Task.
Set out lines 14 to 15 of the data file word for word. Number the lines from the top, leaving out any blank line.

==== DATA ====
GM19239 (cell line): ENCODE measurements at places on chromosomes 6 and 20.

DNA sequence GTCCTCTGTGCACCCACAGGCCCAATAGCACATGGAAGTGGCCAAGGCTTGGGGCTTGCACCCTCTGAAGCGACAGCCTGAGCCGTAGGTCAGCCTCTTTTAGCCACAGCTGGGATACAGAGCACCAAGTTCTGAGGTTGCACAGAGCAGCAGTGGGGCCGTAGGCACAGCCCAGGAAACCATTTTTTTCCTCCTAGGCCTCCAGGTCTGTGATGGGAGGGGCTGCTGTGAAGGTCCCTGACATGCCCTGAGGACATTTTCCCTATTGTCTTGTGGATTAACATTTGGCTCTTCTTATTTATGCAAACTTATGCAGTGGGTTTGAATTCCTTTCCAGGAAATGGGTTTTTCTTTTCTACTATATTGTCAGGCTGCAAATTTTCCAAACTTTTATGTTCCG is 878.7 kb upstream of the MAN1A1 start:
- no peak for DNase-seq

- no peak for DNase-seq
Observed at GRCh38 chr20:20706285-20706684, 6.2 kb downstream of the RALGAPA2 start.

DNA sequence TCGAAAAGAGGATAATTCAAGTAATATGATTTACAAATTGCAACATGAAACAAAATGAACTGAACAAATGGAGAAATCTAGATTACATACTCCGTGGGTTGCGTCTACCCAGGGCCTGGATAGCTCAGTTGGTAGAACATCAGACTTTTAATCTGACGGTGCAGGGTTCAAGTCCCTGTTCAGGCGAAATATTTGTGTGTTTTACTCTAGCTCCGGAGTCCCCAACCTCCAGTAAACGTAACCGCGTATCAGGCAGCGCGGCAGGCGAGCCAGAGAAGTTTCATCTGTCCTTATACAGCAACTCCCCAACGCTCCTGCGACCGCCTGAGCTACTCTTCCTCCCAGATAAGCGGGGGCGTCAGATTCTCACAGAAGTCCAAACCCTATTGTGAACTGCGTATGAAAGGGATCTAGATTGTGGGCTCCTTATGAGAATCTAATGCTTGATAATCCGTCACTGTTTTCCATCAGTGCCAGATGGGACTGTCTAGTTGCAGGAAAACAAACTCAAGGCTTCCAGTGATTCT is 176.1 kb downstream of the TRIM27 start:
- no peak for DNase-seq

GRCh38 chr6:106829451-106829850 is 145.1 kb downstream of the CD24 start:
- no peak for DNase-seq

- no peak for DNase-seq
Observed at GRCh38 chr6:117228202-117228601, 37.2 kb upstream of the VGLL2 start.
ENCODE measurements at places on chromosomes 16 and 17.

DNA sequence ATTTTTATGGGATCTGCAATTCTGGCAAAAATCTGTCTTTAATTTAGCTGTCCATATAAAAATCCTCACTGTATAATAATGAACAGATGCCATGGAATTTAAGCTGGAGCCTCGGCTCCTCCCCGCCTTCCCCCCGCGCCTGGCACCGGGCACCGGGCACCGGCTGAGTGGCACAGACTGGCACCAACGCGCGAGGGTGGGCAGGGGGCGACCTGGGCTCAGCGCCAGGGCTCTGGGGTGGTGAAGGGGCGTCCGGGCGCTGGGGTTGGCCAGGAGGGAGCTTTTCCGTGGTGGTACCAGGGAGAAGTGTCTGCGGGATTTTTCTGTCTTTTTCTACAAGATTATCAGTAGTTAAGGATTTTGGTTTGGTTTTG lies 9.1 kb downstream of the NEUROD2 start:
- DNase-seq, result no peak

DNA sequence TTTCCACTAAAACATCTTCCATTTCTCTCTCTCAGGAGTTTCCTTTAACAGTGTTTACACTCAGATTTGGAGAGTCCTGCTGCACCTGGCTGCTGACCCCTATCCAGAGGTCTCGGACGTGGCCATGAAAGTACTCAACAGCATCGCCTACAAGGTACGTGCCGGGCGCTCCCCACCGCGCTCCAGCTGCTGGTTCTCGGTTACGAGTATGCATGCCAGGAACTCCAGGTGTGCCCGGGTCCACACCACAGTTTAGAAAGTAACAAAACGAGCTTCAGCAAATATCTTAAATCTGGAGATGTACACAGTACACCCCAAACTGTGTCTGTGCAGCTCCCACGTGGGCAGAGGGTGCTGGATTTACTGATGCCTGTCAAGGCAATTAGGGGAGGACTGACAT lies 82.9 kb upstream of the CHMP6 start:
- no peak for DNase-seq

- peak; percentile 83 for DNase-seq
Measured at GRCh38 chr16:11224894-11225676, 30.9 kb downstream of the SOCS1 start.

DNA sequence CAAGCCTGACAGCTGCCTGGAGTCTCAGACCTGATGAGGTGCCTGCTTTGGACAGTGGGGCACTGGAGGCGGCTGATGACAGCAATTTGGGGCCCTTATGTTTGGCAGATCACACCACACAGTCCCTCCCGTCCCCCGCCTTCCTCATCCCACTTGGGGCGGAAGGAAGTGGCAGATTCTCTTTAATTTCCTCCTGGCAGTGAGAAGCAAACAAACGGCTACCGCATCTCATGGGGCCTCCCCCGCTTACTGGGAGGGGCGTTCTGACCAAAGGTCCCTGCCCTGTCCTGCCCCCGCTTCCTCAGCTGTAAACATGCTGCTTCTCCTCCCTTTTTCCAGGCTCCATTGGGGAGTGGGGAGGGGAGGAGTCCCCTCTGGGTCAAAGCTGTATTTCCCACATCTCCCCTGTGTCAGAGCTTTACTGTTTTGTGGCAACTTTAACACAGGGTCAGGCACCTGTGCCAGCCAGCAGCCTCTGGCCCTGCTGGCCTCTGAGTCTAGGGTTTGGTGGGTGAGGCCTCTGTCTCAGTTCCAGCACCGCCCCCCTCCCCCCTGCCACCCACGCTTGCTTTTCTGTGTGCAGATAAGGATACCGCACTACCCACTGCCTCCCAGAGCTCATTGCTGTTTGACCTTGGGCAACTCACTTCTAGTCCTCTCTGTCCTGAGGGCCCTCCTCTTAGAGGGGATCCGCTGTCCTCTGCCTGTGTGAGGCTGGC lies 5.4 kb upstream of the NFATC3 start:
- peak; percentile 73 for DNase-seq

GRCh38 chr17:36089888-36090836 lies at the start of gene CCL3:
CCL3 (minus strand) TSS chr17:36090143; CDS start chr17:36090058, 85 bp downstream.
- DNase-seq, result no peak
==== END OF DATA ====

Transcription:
- DNase-seq, result no peak

DNA sequence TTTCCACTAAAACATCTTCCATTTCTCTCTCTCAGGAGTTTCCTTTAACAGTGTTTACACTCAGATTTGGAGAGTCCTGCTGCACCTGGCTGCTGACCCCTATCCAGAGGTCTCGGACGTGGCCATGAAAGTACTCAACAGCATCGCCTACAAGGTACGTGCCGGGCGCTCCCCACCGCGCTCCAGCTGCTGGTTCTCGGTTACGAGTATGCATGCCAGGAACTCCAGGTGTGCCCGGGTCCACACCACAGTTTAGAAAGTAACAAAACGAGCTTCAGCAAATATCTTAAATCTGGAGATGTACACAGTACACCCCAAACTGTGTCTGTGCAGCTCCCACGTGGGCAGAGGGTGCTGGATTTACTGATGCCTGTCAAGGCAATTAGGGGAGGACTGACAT lies 82.9 kb upstream of the CHMP6 start: